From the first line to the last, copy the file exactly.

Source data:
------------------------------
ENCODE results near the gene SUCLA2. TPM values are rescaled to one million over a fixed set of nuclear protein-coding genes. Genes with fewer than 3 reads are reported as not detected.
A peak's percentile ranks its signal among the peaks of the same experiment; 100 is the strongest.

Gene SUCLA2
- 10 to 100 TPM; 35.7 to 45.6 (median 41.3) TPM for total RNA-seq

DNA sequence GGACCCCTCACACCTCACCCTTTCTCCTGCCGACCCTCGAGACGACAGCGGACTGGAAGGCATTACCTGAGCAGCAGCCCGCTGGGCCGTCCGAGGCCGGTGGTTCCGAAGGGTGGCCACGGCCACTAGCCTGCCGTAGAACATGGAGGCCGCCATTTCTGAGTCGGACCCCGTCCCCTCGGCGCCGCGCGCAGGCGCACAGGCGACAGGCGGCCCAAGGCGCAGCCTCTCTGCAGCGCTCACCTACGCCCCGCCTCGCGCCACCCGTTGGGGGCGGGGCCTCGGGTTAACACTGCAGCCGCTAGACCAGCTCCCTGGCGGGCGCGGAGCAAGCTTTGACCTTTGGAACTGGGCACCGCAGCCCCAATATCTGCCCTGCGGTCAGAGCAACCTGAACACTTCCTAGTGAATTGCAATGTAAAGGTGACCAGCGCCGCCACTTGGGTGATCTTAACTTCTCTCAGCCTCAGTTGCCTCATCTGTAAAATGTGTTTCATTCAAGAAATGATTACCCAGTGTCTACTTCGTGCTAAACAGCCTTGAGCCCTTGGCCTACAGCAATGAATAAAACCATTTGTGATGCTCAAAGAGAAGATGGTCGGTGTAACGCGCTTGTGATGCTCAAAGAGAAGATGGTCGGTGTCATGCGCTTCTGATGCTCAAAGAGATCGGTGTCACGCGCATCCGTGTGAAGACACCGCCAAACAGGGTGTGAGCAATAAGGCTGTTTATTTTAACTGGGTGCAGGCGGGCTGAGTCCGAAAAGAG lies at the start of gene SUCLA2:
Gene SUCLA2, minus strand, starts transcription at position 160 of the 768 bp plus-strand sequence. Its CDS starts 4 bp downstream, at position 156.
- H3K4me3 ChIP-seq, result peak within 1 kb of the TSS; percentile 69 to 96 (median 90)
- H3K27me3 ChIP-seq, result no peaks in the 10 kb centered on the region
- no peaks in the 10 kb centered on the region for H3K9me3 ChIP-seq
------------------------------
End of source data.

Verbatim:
ENCODE results near the gene SUCLA2. TPM values are rescaled to one million over a fixed set of nuclear protein-coding genes. Genes with fewer than 3 reads are reported as not detected.
A peak's percentile ranks its signal among the peaks of the same experiment; 100 is the strongest.

Gene SUCLA2
- 10 to 100 TPM; 35.7 to 45.6 (median 41.3) TPM for total RNA-seq

DNA sequence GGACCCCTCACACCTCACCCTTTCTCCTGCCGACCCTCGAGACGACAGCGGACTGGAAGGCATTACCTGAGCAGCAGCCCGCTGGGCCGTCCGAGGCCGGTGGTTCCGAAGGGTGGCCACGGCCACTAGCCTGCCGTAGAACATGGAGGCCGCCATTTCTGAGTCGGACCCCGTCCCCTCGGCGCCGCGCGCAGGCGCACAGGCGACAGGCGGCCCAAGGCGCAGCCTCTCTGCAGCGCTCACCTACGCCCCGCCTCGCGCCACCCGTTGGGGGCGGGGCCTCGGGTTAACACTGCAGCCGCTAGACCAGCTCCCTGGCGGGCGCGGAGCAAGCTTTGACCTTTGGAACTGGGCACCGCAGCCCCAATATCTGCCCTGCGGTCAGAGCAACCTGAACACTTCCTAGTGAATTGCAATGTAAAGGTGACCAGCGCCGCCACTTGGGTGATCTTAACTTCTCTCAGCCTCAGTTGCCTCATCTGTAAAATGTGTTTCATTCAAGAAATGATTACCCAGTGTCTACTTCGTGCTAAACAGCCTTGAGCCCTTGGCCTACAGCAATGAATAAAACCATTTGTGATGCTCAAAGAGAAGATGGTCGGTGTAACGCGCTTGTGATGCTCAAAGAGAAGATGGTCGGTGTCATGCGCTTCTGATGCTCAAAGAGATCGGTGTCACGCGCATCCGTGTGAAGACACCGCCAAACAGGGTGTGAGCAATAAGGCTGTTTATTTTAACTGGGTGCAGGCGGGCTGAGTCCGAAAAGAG lies at the start of gene SUCLA2:
Gene SUCLA2, minus strand, starts transcription at position 160 of the 768 bp plus-strand sequence. Its CDS starts 4 bp downstream, at position 156.
- H3K4me3 ChIP-seq, result peak within 1 kb of the TSS; percentile 69 to 96 (median 90)
- H3K27me3 ChIP-seq, result no peaks in the 10 kb centered on the region
- no peaks in the 10 kb centered on the region for H3K9me3 ChIP-seq